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Asbestos Factory in Victoria Possibly Linked to 16 Mesothelioma Cases
Asbestos is fast becoming a dirty word in Australia. Due to the heavy use of this dangerous material in construction prior to the 1980s, many commercial and residential buildings throughout the country contain loose-fill, boards, shingles, tiles and other materials which contain asbestos. Australians are diagnosed with mesothelioma every year, and the cases are growing at an alarming rate.
In 1983, there were 156 people diagnosed with mesothelioma in the country. In 2008, there were 661 people diagnosed with the disease. Hundreds of people also die due to this illness every year. For example, there were 668 people diagnosed with mesothelioma in 2007, and 551 Australians died from the disease that same year.
These statistics are alarming, but they are reality. Many of these mesothelioma cases are due to the inhalation of asbestos fibres before the 1980s. Many Australians worked in industries that used this material heavily, and they breathed those deadly fibres into their lungs on a daily basis year after year. Those fibres collect inside the body and aren’t easily eliminated, and it takes more 20 years for signs of disease to become apparent. That is why so many people are dying today for asbestos fibres they inhaled many years ago.
Yet, the growing rate of mesothelioma diagnosis isn’t a result only of inhalation in the past. There are thousands of buildings throughout Australia that still contain some type of asbestos material. For instance, more than 1,000 homes are currently being bought back by the government and demolished because they contain asbestos insulation marked by Mr. Fluffy.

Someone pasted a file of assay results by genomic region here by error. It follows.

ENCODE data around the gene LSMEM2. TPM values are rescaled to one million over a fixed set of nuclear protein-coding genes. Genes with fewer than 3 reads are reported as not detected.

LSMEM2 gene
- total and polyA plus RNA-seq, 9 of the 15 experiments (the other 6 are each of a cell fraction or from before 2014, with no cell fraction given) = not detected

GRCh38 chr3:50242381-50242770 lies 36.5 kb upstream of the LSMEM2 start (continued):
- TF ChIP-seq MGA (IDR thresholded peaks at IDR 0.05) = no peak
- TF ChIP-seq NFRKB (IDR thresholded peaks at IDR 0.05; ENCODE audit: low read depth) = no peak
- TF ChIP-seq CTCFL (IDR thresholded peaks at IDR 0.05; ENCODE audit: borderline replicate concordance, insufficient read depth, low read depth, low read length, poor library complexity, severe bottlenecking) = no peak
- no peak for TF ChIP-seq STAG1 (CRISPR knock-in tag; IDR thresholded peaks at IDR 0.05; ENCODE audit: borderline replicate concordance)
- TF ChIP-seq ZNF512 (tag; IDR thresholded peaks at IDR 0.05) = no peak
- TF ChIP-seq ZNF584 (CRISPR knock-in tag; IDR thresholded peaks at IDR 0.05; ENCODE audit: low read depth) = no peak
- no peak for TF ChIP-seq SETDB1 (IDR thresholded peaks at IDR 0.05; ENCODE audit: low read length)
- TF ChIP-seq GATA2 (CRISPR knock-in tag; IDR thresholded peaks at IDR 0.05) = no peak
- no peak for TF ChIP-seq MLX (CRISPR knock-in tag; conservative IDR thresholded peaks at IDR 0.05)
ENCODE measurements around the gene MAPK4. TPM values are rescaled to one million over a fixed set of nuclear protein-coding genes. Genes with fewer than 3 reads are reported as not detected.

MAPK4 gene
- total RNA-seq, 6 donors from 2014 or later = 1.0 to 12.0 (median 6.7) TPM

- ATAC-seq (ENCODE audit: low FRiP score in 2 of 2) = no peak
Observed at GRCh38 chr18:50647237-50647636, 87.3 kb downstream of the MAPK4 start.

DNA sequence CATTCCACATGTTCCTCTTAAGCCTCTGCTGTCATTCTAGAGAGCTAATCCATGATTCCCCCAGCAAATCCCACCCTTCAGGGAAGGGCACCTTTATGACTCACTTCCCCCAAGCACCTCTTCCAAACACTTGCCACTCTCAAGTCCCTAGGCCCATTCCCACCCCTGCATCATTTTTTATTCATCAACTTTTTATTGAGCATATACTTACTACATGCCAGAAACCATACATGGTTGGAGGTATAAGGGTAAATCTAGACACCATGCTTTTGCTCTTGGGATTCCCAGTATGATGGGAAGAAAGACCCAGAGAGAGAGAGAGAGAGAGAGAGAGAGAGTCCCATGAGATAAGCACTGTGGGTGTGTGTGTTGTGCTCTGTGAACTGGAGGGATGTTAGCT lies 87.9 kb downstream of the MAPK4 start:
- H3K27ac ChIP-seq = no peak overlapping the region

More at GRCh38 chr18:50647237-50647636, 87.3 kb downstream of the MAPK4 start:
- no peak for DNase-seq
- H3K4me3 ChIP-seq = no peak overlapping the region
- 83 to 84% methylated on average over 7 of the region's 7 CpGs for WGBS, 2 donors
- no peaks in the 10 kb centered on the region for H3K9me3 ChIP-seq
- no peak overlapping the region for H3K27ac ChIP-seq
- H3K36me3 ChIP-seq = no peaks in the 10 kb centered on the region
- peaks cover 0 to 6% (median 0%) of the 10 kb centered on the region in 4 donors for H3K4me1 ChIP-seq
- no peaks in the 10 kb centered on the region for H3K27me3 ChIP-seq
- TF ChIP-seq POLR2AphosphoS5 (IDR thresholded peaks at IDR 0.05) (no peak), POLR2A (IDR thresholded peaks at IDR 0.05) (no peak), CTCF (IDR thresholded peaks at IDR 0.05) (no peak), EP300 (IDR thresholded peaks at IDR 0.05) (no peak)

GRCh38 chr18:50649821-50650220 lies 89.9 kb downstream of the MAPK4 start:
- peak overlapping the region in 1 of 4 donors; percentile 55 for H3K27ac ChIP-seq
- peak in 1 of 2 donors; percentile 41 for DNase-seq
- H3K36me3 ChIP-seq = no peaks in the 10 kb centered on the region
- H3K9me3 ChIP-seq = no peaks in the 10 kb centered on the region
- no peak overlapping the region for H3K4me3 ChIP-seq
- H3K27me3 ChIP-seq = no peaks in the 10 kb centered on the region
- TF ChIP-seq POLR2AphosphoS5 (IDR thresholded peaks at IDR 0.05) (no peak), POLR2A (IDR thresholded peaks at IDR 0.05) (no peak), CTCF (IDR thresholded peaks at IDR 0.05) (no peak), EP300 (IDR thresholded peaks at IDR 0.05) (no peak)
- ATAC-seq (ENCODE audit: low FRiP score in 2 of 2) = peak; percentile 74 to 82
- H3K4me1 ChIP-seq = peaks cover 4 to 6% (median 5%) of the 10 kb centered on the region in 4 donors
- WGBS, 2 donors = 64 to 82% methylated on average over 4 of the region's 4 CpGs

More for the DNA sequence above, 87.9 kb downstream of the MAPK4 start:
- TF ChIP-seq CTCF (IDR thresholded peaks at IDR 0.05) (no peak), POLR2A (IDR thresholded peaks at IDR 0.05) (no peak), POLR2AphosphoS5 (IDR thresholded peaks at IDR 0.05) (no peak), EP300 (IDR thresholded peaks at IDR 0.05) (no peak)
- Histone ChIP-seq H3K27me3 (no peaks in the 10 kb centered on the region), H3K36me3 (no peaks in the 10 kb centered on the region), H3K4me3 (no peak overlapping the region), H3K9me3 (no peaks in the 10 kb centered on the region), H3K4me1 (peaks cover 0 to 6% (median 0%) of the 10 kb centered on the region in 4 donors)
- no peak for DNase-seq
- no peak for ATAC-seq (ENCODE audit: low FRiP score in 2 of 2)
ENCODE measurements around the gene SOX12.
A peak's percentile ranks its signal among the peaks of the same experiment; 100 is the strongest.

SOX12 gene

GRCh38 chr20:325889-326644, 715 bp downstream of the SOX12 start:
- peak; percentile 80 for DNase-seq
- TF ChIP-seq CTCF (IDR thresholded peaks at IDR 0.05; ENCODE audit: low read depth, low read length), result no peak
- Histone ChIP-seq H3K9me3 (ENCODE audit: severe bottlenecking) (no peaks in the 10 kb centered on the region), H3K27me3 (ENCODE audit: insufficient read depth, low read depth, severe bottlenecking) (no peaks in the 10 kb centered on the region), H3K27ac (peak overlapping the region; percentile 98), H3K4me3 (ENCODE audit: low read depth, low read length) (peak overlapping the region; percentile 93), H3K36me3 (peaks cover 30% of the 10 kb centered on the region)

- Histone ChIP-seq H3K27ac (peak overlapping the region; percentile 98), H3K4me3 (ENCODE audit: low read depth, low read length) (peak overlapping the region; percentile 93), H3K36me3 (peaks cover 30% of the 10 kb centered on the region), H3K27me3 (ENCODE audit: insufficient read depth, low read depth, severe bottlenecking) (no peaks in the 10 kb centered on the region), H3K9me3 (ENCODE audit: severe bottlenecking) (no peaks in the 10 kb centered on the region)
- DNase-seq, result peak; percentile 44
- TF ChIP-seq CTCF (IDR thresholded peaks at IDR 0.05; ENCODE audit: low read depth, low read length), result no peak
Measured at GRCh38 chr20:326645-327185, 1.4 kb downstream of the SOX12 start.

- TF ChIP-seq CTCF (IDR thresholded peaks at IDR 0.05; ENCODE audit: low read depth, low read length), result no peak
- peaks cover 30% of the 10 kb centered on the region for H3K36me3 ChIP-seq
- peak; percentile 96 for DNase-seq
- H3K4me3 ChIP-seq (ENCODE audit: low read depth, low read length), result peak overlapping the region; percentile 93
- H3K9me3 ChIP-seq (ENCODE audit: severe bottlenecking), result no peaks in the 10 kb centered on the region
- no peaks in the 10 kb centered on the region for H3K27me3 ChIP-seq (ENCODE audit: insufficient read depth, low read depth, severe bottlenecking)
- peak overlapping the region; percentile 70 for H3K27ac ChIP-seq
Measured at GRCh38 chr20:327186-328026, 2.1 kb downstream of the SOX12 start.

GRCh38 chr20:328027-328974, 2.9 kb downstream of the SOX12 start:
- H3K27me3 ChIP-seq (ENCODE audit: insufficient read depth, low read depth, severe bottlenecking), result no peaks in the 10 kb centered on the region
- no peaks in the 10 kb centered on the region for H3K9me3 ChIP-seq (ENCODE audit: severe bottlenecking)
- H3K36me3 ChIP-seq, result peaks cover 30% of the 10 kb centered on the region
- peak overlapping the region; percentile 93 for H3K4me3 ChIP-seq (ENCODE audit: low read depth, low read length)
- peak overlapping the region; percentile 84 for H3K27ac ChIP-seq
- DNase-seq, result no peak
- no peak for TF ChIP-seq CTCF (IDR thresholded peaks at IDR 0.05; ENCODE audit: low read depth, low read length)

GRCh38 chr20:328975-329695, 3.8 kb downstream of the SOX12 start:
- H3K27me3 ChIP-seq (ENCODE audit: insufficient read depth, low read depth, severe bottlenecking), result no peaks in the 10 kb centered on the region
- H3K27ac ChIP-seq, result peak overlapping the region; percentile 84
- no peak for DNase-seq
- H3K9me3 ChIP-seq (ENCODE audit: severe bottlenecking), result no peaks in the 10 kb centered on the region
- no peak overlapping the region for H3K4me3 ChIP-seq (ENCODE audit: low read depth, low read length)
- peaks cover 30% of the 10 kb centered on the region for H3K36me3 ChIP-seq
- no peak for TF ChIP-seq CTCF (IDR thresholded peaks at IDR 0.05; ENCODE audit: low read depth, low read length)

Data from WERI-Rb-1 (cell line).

As long as asbestos remains in our homes and offices, it is a risk for Australian citizens. It is not harmful when left undisturbed, but it may easily release fibres into the air if licensed removalists are not contacted for safe removal and disposal during remodelling and other construction projects.
The Problem in Victoria
One of the most recent discoveries of potential asbestos contamination comes out of Victoria. The problem surrounds an old factory which is no longer in use. The factory was a heavy producer of asbestos prior to the 1980s, and authorities decontaminated all buildings at the site in the late 1980s. the property was also sealed and capped to prevent any remaining asbestos fibres from escaping into the surrounding community.
Unfortunately, many people worked in that factory before the dangers of asbestos became well known in the late 1980s. Many others lived in close vicinity to the factory and potentially breathed in air contaminated with asbestos fibres before it was capped and sealed. Since it takes 20 years or longer for signs of mesothelioma from asbestos inhalation to manifest itself, it makes sense that reports of mesothelioma cases are now starting to surface.